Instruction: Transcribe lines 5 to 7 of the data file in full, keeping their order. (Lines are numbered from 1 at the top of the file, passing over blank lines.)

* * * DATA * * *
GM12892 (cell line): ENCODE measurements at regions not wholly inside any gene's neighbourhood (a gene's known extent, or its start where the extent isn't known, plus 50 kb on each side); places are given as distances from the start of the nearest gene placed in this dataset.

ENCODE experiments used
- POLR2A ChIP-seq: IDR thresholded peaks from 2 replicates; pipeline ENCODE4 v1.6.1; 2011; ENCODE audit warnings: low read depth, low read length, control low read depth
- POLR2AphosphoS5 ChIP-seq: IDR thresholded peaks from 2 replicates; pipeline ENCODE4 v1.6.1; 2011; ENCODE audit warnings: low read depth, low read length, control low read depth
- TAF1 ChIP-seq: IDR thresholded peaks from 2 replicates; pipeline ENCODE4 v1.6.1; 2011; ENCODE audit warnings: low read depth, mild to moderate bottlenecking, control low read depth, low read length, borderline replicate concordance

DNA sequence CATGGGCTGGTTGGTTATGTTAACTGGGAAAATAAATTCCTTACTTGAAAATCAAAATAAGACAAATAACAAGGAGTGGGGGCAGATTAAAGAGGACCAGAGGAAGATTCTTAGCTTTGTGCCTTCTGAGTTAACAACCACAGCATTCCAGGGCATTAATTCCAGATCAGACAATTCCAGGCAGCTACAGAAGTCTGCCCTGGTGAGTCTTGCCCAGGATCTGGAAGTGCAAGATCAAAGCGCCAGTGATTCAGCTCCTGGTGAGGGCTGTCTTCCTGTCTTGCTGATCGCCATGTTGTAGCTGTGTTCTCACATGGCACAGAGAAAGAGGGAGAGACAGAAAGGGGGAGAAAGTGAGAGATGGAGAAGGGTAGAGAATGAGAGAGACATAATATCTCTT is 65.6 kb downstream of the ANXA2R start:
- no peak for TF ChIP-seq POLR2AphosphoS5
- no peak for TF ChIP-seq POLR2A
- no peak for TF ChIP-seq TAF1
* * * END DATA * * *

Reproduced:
- TAF1 ChIP-seq: IDR thresholded peaks from 2 replicates; pipeline ENCODE4 v1.6.1; 2011; ENCODE audit warnings: low read depth, mild to moderate bottlenecking, control low read depth, low read length, borderline replicate concordance

DNA sequence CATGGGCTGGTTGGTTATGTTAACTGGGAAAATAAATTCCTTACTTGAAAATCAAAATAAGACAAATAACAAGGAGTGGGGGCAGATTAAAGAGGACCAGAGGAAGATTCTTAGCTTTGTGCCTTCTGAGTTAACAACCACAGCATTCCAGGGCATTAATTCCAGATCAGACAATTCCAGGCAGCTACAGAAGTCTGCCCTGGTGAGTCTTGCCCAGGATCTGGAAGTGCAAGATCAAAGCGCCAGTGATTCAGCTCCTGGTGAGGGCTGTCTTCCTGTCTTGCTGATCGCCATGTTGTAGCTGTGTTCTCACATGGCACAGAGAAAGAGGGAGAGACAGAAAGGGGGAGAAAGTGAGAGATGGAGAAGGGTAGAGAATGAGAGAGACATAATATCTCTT is 65.6 kb downstream of the ANXA2R start:
- no peak for TF ChIP-seq POLR2AphosphoS5